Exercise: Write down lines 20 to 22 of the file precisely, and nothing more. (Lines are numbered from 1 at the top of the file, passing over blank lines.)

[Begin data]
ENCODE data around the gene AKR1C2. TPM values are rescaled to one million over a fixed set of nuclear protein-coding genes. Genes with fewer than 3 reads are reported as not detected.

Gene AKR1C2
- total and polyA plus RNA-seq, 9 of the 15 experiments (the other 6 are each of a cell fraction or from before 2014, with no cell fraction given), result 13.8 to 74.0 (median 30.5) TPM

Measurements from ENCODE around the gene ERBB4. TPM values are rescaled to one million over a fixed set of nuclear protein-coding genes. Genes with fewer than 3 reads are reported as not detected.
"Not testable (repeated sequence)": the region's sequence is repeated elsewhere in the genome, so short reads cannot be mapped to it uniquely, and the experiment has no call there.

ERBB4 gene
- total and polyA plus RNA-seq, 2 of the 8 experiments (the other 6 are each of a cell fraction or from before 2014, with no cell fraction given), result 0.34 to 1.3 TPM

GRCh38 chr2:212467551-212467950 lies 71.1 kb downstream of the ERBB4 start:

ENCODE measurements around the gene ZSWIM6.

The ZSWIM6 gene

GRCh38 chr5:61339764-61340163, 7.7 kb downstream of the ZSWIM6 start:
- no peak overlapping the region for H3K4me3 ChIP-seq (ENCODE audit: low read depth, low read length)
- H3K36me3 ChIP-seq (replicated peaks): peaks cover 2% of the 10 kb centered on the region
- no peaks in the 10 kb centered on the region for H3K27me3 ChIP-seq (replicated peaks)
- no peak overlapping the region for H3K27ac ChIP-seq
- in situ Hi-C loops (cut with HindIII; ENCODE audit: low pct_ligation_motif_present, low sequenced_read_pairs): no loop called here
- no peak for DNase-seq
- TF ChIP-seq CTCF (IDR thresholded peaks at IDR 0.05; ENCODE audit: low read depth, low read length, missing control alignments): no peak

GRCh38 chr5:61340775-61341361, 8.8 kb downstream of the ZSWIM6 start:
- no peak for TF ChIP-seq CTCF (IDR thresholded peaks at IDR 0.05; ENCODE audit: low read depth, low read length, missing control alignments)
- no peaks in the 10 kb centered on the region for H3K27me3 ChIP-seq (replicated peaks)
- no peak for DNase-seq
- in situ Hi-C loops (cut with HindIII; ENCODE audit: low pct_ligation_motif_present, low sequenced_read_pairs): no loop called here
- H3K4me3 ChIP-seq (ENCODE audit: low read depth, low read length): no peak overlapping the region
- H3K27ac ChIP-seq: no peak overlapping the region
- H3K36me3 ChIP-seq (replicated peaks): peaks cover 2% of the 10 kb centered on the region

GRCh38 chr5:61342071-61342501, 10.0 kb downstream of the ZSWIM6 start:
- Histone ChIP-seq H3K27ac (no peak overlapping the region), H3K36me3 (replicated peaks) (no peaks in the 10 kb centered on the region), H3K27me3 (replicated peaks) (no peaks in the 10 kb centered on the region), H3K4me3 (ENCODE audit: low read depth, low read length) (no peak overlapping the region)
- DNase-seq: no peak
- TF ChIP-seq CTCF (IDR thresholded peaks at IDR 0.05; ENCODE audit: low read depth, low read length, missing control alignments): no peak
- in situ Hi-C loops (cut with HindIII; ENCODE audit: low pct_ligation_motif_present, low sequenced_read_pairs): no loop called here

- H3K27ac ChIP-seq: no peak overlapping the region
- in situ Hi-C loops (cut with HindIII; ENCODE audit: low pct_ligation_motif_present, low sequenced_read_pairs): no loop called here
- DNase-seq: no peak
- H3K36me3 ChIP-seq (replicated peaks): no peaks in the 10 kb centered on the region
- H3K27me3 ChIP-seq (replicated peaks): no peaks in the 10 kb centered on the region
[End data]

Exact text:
- no peak for TF ChIP-seq CTCF (IDR thresholded peaks at IDR 0.05; ENCODE audit: low read depth, low read length, missing control alignments)
- no peaks in the 10 kb centered on the region for H3K27me3 ChIP-seq (replicated peaks)
- no peak for DNase-seq